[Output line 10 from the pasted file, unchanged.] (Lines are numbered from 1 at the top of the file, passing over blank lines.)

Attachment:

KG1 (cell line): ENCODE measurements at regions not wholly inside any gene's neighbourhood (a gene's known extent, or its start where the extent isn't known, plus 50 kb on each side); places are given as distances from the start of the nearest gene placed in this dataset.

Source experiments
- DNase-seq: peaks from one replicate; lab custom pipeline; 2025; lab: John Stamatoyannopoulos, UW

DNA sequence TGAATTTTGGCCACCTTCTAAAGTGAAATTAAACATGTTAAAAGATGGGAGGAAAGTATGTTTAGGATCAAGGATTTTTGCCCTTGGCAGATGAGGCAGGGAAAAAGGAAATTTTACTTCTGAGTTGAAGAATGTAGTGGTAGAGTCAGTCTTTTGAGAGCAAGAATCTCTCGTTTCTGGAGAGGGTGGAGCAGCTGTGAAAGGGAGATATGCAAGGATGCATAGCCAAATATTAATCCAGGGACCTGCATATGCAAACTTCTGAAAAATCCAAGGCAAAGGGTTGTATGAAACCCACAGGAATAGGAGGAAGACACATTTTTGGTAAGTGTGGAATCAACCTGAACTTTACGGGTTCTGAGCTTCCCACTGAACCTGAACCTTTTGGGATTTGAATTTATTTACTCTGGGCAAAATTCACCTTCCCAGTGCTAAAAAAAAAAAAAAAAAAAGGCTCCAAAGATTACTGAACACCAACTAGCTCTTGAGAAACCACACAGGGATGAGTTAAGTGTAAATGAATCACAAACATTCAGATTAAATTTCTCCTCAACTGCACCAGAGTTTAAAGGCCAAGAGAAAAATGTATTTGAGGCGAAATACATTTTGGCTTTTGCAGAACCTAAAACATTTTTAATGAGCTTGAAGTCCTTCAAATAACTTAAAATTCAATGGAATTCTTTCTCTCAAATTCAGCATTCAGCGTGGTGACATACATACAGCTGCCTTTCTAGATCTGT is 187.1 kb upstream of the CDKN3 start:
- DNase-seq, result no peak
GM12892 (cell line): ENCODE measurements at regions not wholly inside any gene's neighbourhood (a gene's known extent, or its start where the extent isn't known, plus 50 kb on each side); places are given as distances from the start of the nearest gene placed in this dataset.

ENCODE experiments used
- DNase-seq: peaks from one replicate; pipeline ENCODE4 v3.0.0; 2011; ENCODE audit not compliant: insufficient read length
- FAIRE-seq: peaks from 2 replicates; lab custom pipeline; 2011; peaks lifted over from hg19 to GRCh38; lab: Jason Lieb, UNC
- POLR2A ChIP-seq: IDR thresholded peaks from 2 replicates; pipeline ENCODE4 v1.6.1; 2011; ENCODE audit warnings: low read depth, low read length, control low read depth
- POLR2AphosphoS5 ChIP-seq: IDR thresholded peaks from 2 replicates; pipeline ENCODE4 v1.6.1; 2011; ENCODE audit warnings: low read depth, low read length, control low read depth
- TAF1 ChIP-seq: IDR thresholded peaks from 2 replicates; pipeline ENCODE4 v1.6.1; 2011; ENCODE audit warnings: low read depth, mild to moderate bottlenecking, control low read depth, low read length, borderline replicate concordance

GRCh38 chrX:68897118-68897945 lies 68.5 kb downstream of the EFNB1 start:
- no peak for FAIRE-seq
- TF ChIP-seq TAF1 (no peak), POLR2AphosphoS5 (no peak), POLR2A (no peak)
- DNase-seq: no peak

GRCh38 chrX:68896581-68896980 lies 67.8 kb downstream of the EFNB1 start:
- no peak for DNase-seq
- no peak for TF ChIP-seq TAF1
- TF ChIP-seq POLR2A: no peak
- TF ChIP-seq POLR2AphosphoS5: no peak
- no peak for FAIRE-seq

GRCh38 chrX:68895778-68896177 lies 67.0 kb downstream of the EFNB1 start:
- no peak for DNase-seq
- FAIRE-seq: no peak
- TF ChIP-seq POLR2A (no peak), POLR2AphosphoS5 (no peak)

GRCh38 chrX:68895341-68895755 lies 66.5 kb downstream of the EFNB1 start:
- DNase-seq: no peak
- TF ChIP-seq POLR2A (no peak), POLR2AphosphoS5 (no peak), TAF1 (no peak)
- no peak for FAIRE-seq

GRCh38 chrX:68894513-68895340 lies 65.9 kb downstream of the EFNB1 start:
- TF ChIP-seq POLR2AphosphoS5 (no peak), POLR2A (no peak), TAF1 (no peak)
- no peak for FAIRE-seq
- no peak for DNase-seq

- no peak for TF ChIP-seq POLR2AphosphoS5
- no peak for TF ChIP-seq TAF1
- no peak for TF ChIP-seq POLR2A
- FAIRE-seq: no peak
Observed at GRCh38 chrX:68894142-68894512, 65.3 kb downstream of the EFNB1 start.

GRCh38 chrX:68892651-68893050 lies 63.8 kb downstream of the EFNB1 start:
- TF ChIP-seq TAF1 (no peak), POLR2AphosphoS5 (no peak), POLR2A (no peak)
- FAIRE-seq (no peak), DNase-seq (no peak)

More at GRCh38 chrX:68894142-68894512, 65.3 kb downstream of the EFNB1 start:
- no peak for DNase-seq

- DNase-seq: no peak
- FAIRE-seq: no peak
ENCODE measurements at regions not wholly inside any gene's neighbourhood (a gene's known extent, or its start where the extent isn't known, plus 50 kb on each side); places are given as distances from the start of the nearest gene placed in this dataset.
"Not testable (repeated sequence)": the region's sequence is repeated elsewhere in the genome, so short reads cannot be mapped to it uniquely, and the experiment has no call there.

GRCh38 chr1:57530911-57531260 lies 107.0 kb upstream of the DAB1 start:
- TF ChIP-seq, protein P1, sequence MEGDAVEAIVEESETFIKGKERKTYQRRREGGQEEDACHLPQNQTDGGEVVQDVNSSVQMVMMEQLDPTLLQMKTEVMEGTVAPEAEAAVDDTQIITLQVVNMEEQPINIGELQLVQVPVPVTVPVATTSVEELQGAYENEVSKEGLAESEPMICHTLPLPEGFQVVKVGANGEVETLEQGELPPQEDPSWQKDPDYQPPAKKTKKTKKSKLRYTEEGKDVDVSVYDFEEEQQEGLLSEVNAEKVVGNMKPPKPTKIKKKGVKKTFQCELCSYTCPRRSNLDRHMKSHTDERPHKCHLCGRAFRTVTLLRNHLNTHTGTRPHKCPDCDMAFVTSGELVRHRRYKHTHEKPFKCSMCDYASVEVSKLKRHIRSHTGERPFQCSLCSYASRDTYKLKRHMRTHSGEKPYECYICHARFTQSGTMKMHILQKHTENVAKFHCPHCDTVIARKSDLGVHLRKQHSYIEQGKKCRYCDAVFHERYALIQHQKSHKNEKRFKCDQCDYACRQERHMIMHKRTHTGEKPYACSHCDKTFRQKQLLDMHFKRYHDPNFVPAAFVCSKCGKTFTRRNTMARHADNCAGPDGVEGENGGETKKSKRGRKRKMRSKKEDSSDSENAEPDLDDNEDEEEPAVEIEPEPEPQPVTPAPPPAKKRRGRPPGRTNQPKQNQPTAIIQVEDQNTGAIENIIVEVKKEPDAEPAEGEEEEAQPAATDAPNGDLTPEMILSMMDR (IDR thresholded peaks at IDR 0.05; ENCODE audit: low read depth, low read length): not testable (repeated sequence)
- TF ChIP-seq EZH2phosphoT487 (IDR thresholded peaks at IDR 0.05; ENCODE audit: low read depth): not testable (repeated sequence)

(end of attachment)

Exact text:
- POLR2A ChIP-seq: IDR thresholded peaks from 2 replicates; pipeline ENCODE4 v1.6.1; 2011; ENCODE audit warnings: low read depth, low read length, control low read depth